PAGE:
EB: Why create this network? What was your vision?
LMW: Part of it was an experiment that came about from working with my partner and co-founder, Kobie Fuller, who's one of the few Black venture capitalists here in L.A. And we started talking about what I'd been doing at BCG Digital Ventures, which was building a team that was an anomaly in its diversity.
EB: People blame lack of diversity in the workplace on not being able to find the talent. Can you bridge that gap?
LMW: The velocity and immediacy of decision-making that happens across fields puts you in a place where you need to have that quick access and trust of your connections, of the people you know, who know the people you possibly should know. And so we want Valence to be that. We want it to be a stamp of quality, a stamp of culture, and a stamp of professionalism people can really rely on. Particularly people discovering new fields. That's where we want Valence to be a successful point for people to say, "Hey, I didn't know that because I have an accounting background, I actually could end up in a venture capital." Or, "Hey, I'm a designer, but I could end up being a founder because I've got these skills and experiences."
EB: What you created is fairly complex. Did ArtCenter play a role in preparing you for this?
LMW: Absolutely. In every way. No. 1 is the pressure-cooker model ArtCenter applies to getting things done. I'd say the second part is the aesthetic imperative — making sure whatever we create and put out as a brand has the highest level of execution. And I want to say No. 3 that there's an emotional factor within that — we want people in the field to know it's designed for them.
EB: Do you consider yourself a designer or an architect? What do you define yourself as?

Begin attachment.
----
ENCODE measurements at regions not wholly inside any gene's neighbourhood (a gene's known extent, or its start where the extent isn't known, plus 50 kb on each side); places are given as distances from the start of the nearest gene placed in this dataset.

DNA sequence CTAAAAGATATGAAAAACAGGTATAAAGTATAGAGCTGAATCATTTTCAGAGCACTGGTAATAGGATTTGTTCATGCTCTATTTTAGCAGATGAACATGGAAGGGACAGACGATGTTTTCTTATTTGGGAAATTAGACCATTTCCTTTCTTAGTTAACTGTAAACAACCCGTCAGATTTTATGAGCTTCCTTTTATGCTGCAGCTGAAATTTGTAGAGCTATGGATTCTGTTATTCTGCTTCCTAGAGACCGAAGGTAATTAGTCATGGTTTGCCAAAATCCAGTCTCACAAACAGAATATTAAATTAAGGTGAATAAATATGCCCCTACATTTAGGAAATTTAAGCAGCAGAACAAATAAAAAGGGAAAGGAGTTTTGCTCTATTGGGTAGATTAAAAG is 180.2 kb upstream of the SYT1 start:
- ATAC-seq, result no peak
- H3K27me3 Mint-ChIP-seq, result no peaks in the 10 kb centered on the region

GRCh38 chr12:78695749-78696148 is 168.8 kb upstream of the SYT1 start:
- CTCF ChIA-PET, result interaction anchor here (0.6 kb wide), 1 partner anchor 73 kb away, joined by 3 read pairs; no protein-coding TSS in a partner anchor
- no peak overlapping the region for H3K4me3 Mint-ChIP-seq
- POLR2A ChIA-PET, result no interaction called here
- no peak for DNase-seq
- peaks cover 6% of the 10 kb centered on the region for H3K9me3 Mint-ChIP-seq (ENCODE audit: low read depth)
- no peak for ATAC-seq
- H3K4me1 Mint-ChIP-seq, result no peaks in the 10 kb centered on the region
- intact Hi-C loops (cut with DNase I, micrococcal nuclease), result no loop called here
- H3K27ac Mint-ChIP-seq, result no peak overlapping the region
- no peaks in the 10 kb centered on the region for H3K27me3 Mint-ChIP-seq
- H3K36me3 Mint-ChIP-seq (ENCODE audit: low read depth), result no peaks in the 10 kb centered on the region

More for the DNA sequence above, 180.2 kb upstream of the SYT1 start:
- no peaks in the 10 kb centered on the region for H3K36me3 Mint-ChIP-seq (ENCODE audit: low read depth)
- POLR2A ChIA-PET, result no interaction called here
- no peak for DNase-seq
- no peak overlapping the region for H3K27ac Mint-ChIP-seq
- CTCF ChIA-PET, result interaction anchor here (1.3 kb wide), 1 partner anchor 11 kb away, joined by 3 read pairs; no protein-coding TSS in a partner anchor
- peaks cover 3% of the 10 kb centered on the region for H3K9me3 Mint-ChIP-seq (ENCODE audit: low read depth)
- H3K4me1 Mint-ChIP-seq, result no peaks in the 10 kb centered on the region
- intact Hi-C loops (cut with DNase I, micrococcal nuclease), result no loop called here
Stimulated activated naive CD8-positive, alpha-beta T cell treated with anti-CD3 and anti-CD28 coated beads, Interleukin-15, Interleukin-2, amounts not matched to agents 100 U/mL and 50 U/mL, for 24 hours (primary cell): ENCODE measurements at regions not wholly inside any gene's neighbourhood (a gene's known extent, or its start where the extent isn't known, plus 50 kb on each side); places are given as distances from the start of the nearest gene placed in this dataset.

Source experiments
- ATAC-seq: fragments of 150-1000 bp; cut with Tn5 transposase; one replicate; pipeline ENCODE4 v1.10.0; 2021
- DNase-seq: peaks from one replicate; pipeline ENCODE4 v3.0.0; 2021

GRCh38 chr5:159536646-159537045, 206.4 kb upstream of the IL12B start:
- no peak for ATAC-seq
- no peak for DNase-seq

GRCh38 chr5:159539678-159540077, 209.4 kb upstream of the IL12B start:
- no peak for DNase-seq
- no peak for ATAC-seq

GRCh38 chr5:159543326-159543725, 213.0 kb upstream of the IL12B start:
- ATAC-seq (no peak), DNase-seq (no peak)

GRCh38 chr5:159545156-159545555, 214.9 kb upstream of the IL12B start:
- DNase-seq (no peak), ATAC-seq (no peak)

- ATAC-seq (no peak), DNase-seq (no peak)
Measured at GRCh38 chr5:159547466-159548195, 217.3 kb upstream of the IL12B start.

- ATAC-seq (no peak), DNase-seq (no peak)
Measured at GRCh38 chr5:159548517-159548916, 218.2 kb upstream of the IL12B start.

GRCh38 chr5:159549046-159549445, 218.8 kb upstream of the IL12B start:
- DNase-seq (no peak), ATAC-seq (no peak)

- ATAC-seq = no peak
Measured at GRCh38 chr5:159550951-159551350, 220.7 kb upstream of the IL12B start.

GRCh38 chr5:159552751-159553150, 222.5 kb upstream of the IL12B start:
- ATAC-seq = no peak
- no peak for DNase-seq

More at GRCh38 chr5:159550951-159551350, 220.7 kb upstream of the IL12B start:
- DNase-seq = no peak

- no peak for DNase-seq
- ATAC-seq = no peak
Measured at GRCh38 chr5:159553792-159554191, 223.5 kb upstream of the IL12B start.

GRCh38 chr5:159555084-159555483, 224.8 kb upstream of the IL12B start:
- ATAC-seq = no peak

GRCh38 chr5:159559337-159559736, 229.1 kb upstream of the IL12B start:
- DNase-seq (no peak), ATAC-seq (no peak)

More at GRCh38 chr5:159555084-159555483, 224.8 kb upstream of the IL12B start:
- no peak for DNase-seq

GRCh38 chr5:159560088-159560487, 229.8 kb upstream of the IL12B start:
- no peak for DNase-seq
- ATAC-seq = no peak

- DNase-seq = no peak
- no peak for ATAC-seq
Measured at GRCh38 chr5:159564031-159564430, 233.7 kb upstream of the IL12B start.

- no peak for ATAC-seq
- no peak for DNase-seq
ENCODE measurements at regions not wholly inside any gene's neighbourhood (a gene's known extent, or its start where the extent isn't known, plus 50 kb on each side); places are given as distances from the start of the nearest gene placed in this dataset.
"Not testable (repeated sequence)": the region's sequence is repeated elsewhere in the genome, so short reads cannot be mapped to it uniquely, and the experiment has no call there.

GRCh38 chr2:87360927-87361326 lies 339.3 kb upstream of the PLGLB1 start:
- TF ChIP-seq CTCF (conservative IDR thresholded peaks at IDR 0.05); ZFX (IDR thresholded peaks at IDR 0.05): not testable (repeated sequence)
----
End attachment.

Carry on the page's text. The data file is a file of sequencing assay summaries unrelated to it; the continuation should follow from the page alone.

LMW: I still call myself a designer even though I worked as an architect, even though I work in venture capital now. And design, to me, is realizing dreams. So anything around a dream I might have — whether that's working on a film, to working on a simple logo and brand endeavor, to an interior — it's all about bringing something to life with the vision and the passion for it.
EB: Are you a Black designer?
LMW: Absolutely. To me that means having a unique, hybrid view between being an outsider, as well as an innovator. So some of the things that we look at, because we're coming at culture from a very different oblique angle, was always going to have us in a place where we're creating something both new, fresh, different and at the same time that is timeless. So that's where I think the superpower in being a Black designer lies.
*This interview was edited for brevity and clarity.
Photo credit: Everard Williams
Because we come at culture from a very different angle ... we're creating something new, fresh, and at the same time, timeless. That's where the superpower in being a Black designer lies.La Mer Walker (MS '12 GradID)Co-Founder & CCO
ArtCenter's Commitment to Black Lives